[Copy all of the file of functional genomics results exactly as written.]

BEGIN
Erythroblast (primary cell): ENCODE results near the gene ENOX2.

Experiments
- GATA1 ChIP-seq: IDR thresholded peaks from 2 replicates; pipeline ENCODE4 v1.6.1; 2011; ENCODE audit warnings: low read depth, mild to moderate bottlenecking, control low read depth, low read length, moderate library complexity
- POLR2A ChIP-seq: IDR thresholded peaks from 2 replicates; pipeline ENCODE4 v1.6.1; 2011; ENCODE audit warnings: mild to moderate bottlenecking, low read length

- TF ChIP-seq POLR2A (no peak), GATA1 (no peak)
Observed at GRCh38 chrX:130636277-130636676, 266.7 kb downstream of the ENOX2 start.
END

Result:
Erythroblast (primary cell): ENCODE results near the gene ENOX2.

Experiments
- GATA1 ChIP-seq: IDR thresholded peaks from 2 replicates; pipeline ENCODE4 v1.6.1; 2011; ENCODE audit warnings: low read depth, mild to moderate bottlenecking, control low read depth, low read length, moderate library complexity
- POLR2A ChIP-seq: IDR thresholded peaks from 2 replicates; pipeline ENCODE4 v1.6.1; 2011; ENCODE audit warnings: mild to moderate bottlenecking, low read length

- TF ChIP-seq POLR2A (no peak), GATA1 (no peak)
Observed at GRCh38 chrX:130636277-130636676, 266.7 kb downstream of the ENOX2 start.